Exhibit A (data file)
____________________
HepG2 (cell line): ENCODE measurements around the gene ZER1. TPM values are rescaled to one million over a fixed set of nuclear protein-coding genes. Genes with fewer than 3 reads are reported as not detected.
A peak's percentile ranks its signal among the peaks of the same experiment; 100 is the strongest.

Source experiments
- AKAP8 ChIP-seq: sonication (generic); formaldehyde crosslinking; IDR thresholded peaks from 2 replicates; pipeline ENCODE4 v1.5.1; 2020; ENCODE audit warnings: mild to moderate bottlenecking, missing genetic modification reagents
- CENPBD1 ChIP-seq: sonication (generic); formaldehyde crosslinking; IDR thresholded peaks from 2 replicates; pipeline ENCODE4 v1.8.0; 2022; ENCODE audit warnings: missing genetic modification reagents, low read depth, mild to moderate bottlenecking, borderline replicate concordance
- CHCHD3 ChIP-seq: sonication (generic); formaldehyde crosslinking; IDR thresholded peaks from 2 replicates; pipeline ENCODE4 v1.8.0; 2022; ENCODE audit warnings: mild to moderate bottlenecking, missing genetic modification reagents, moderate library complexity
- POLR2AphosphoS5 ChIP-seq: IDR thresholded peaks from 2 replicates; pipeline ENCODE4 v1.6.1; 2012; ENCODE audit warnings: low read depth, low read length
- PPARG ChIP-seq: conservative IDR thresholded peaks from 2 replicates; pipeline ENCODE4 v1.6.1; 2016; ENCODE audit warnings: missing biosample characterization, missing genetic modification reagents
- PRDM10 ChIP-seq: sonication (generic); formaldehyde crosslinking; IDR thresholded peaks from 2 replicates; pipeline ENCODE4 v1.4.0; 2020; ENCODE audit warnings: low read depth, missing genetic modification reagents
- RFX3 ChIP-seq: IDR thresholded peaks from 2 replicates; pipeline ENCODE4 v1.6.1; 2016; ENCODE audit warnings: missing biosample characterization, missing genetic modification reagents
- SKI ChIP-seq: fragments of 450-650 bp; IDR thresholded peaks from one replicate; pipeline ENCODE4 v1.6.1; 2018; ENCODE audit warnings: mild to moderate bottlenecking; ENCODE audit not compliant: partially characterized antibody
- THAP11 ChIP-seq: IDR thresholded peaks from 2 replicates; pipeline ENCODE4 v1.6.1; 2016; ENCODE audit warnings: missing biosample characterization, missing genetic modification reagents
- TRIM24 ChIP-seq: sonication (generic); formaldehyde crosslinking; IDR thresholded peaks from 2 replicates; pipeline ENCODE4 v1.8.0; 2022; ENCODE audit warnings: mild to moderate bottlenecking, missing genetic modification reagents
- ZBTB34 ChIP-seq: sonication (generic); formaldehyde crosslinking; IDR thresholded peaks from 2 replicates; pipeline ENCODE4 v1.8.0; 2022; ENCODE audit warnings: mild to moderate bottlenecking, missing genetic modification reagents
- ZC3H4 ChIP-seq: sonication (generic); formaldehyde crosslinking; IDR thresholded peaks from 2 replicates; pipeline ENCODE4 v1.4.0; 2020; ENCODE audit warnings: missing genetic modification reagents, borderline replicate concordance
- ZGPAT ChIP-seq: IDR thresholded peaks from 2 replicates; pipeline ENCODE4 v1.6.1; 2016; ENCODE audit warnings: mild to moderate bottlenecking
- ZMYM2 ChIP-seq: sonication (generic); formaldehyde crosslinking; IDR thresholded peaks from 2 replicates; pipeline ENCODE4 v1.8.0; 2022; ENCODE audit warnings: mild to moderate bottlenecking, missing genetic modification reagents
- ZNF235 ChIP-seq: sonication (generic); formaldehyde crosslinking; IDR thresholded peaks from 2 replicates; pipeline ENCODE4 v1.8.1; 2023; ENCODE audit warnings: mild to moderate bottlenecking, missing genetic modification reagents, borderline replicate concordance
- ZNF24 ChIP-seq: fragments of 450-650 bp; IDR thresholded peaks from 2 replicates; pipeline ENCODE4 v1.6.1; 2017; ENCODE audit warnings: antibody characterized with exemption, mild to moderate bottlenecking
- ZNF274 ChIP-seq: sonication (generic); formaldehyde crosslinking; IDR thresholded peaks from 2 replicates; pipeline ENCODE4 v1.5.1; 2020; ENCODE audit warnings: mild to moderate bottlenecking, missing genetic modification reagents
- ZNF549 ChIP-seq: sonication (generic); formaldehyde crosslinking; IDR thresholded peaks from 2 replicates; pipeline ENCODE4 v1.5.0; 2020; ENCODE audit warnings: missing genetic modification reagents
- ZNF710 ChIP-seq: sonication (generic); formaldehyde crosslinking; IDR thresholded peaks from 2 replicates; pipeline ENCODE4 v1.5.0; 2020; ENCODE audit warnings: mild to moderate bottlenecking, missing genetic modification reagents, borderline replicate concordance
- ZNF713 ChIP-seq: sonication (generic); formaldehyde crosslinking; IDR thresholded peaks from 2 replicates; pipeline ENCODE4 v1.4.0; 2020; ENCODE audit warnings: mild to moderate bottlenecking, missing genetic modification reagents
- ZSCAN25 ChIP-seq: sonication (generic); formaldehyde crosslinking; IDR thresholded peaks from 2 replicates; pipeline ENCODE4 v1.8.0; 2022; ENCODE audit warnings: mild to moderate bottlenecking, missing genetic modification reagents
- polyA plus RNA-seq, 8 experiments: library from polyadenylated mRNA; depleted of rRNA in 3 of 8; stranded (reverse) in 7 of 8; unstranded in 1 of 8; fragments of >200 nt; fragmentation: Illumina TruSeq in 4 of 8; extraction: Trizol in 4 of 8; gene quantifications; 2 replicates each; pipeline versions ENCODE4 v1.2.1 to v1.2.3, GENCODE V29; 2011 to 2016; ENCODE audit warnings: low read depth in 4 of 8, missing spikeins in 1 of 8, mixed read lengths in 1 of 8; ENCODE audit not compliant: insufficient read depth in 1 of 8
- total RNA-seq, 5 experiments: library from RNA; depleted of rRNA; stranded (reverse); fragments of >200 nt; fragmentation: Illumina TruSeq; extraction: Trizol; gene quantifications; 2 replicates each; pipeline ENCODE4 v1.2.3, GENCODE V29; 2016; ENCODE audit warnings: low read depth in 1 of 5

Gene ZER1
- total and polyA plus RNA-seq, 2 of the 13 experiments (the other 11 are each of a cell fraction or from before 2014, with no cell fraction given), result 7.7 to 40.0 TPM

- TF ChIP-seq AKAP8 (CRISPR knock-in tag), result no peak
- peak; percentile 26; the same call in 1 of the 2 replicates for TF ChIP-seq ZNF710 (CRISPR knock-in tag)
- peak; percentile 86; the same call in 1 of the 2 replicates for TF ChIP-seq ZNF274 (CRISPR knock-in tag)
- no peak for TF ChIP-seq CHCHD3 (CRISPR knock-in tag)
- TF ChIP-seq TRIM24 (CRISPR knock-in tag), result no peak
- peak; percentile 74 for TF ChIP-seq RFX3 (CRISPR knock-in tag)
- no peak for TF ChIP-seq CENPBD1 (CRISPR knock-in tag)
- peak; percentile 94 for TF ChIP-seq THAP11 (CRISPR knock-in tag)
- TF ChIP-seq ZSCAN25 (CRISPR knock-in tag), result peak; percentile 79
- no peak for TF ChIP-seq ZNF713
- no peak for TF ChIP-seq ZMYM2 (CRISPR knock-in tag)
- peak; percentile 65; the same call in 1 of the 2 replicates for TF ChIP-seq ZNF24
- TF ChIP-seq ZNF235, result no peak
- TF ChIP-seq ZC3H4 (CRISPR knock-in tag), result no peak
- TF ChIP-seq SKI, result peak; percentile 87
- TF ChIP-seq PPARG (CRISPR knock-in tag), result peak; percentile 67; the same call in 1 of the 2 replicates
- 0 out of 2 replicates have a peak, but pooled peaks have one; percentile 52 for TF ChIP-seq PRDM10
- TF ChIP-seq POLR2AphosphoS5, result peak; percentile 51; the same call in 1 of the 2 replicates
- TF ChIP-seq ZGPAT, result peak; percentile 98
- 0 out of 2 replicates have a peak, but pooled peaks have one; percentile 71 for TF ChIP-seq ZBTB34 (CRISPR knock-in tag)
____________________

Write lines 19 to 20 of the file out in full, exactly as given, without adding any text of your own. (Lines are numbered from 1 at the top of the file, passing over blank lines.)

- ZNF24 ChIP-seq: fragments of 450-650 bp; IDR thresholded peaks from 2 replicates; pipeline ENCODE4 v1.6.1; 2017; ENCODE audit warnings: antibody characterized with exemption, mild to moderate bottlenecking
- ZNF274 ChIP-seq: sonication (generic); formaldehyde crosslinking; IDR thresholded peaks from 2 replicates; pipeline ENCODE4 v1.5.1; 2020; ENCODE audit warnings: mild to moderate bottlenecking, missing genetic modification reagents